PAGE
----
Did that call with the OpenAI board help Shear realise he still “existed?” One thing I offer, from a place of personal experience (having gone back to work a few weeks after the birth of my first child, and then taking six months off for my second), is that being a stay-at-home parent was difficult in dramatically different dimensions than I had ever experienced previously. I'd argue it’s tougher than being the CEO of a company—especially if that’s a role you’ve been grooming yourself towards your entire career.
Fatherhood opens windows of possibility. But it comes with pitfalls—places where your footing is unsound, your experience limited, where you can easily lose your sense of self without the anchor of work to pull you back from the brink. The internal shifts that occur on becoming a father, seeing your centre of gravity reorientate towards a new life you’ve brought into the world, is something I’ve seen reflected in the dads I’ve been coaching—those years spent furiously pedalling on the hamster wheel: sheer dedication, immense effort, but minimal meaningful progress outside of a better title or a more comfortable paycheck. As a coaching client recently offered in a line that will stay with me for a while: “I’m sick of working on self-betterment for the benefit of others.”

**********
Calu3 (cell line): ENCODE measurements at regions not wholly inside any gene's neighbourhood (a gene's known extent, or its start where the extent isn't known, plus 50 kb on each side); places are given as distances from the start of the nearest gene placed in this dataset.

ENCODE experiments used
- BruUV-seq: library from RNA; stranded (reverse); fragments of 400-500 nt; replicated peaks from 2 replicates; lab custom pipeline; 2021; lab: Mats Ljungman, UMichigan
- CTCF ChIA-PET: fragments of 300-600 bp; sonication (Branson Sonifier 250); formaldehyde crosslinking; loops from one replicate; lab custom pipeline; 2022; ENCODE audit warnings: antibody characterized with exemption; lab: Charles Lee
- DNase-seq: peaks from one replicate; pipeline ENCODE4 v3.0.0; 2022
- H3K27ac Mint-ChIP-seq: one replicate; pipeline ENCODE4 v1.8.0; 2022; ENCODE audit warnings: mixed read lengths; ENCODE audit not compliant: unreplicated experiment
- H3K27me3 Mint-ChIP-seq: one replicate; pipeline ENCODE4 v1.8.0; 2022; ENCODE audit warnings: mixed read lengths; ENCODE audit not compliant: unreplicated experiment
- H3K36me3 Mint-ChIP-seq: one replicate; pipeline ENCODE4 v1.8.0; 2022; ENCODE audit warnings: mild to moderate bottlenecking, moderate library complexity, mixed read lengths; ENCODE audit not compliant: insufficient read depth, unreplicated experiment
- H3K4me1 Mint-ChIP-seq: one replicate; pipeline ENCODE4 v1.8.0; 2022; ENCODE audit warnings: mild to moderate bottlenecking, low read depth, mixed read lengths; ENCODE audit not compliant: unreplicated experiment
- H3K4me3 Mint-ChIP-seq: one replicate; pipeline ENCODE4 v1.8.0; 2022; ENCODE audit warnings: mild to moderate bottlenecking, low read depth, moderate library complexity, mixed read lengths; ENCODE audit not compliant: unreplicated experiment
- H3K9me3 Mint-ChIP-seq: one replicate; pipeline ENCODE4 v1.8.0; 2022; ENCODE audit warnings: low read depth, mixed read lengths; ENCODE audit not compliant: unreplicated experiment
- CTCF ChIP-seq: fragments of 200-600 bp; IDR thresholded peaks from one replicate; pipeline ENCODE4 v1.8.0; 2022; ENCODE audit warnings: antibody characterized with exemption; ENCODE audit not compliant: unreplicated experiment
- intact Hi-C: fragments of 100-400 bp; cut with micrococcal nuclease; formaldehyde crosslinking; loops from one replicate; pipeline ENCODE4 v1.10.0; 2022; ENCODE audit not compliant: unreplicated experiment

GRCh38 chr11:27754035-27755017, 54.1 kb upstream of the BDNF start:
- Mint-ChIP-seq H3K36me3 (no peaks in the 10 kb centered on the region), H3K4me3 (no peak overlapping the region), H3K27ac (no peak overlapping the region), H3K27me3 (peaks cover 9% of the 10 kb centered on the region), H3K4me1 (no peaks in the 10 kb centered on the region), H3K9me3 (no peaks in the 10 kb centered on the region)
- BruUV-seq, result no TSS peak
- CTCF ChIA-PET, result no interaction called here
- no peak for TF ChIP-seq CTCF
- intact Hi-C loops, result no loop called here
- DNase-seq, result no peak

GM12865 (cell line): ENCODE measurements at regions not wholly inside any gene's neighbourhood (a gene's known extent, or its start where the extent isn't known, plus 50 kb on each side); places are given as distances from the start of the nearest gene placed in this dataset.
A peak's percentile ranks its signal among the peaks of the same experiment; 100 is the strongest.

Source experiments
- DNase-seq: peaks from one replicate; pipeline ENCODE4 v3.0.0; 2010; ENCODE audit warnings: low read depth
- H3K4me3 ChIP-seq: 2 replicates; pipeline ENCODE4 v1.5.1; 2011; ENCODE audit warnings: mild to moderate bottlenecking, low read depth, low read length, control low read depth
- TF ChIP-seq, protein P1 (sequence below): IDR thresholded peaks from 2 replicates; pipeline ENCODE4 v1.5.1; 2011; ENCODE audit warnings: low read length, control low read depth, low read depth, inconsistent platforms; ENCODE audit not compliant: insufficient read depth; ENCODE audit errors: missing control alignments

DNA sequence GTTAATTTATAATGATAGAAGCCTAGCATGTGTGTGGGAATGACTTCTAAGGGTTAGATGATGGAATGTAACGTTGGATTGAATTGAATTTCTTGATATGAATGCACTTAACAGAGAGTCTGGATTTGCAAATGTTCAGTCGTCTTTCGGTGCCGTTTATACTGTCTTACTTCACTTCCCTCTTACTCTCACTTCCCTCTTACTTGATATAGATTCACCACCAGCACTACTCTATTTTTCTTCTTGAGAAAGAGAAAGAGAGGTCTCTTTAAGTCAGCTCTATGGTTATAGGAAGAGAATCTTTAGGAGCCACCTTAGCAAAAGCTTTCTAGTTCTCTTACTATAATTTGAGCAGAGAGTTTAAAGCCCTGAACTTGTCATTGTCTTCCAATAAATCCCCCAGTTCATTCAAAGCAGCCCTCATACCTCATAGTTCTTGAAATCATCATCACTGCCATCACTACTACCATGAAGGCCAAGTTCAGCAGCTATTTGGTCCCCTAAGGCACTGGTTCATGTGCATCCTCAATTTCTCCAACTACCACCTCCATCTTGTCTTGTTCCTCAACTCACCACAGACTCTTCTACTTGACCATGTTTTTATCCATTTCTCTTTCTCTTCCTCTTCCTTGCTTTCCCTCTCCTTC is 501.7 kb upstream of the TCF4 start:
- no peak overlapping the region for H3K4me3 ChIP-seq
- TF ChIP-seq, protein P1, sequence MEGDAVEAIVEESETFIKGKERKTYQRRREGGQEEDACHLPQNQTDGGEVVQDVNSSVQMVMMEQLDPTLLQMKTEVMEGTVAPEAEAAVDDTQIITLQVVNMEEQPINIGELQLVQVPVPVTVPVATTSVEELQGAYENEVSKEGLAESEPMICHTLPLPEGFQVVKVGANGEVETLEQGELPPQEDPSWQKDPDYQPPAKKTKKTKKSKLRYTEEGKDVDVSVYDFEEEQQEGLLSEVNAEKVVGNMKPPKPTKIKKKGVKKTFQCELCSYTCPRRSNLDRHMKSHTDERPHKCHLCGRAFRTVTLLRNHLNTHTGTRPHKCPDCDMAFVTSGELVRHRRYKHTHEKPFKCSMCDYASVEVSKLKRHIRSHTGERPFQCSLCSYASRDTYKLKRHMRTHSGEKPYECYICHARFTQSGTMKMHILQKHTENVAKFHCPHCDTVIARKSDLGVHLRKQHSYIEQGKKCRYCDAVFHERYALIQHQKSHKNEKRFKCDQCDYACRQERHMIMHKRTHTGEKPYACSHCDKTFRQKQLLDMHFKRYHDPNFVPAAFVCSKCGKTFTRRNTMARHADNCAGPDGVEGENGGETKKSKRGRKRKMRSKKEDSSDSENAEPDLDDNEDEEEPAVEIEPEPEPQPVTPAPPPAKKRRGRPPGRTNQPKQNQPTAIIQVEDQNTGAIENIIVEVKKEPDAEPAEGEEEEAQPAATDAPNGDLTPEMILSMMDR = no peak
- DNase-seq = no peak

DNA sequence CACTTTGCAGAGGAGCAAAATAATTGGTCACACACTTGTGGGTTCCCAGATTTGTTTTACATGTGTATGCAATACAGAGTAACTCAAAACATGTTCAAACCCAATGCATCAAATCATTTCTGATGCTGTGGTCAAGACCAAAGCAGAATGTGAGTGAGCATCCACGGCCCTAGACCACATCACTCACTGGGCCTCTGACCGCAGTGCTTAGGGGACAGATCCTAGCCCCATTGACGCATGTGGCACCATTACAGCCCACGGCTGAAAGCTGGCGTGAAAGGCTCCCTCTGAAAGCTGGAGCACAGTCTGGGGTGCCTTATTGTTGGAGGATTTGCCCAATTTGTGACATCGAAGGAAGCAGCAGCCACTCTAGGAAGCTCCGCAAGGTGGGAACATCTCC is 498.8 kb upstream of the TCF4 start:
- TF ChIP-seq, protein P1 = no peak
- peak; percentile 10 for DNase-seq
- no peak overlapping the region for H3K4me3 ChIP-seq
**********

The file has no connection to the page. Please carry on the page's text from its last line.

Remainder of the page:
“It’s socially acceptable for guys to prioritise their jobs,” Pathless writer and fellow dad Paul Millerd pointed out over text as we discussed the OpenAI news this morning. Female CEOs who become mothers are asked how they juggle running a company and being a parent. I don’t think I’ve ever seen a similar question posed to a male CEO. It’s this belief that saw former YouTube CEO Susan Wojcicki getting asked how many days a week she is home for dinner at the same time that my former boss (at the same company) berated me for leaving the office to be home for my daughter’s bath time. As the meta-narrative around parenting in the 21st century pushes us towards an equal share of responsibilities across genders, men will continue to struggle in a world where we’re defined by the job that we do. The tectonic plates of purpose and meaning transform when we become parents—and whilst this doesn’t happen to every single dad out there, I’d wager that selection bias means if you’re reading this newsletter, you over-index on this feeling against the general population.